Real earnings in June
July 25, 2006
Real average weekly earnings rose by 0.6 percent from May 2006 to June 2006 after seasonal adjustment.
A 0.3-percent increase in average weekly hours combined with a 0.5-percent increase in average hourly earnings was partially offset by a 0.2-percent increase in the Consumer Price Index for Urban Wage Earners and Clerical Workers (CPI-W).
Average weekly earnings rose by 4.5 percent, seasonally adjusted, from June 2005 to June 2006. After deflation by the CPI-W, average weekly earnings increased by 0.1 percent.
These earnings data are from the Current Employment Statistics Program. These data are for production and nonsupervisory workers in private nonfarm establishments. Earnings data are preliminary and subject to revision. Find out more in "Real Earnings in June 2006" (PDF) (TXT), news release USDL 06-1234.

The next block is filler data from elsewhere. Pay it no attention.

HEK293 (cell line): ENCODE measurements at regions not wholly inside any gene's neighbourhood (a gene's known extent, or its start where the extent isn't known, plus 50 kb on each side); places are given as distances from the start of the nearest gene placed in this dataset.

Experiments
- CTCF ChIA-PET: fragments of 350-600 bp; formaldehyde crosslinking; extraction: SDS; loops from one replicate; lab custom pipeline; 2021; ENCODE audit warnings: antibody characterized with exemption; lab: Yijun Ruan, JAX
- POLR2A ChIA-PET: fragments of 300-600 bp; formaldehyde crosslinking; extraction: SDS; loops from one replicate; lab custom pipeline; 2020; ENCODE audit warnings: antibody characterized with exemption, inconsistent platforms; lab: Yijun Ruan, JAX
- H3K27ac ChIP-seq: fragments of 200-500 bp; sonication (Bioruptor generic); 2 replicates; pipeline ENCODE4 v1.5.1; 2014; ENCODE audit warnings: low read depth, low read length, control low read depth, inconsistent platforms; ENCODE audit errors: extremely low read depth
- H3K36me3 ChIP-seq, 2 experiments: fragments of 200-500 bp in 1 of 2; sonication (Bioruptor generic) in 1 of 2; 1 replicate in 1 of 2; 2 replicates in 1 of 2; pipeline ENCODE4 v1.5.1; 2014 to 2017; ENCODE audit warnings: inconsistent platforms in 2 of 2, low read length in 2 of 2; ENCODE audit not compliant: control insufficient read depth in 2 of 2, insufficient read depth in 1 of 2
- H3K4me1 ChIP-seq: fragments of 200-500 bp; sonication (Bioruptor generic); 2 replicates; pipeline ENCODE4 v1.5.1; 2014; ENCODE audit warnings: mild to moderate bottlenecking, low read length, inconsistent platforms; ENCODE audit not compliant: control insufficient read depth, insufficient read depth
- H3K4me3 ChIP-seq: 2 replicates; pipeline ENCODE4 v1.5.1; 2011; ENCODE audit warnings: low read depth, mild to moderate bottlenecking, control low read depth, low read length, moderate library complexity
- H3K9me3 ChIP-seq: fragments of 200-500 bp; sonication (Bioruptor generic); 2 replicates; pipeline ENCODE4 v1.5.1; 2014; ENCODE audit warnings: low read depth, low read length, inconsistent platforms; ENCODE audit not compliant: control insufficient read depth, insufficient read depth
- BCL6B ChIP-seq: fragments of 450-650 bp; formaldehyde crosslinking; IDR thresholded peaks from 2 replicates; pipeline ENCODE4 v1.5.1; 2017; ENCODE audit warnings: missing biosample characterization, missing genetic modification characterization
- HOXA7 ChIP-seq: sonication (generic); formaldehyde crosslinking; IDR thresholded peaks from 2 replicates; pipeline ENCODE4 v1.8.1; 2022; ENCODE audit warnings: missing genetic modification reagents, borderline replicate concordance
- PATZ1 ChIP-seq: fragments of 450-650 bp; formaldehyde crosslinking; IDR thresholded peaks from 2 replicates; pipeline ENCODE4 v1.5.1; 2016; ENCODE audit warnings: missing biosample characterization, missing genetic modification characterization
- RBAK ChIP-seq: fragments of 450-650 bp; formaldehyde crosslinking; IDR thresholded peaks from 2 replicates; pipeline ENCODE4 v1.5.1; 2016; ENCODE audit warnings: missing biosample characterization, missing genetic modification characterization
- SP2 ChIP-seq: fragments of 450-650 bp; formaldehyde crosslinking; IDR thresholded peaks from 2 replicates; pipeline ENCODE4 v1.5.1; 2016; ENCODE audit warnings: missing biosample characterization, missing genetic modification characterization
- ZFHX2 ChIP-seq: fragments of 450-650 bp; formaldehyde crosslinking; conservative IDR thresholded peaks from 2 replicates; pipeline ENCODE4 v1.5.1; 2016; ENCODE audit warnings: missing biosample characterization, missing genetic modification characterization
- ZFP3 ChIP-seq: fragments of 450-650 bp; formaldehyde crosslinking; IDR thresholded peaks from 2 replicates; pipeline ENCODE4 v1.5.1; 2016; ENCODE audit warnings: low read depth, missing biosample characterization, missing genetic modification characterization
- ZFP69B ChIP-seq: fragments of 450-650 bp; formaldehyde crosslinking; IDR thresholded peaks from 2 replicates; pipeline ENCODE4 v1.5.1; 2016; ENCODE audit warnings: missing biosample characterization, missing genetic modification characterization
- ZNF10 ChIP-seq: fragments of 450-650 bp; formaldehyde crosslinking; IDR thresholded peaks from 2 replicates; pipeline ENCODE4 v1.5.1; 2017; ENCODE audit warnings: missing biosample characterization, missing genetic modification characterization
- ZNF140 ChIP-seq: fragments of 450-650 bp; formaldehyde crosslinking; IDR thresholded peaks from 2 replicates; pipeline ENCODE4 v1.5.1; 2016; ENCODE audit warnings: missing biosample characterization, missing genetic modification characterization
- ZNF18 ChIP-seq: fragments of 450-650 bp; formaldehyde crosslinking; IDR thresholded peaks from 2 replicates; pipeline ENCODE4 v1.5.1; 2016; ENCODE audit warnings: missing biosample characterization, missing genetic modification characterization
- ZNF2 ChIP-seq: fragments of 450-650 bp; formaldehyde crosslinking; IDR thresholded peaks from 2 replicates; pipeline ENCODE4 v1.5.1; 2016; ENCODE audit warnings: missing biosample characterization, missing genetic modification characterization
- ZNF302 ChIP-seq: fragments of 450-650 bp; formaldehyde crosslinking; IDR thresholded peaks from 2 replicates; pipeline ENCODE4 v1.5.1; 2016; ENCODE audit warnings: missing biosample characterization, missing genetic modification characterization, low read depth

Bureau of Labor Statistics, U.S. Department of Labor, The Economics Daily, Real earnings in June on the Internet at http://www.bls.gov/opub/ted/2006/jul/wk4/art02.htm (visited April 26, 2015).
Recent editions of Spotlight on Statistics
New estimates of personal taxes in Consumer Expenditure Survey
In 2013, the Consumer Expenditure Survey improved its personal tax data.
Trends in long-term unemployment
Long-term unemployment reached historically high levels following the recession of 2007–2009.
Housing: before, during, and after the Great Recession
looks at consumer expenditures on household items, employment in residential construction, prices for household items, and injuries in occupations involved in building and maintaining our homes.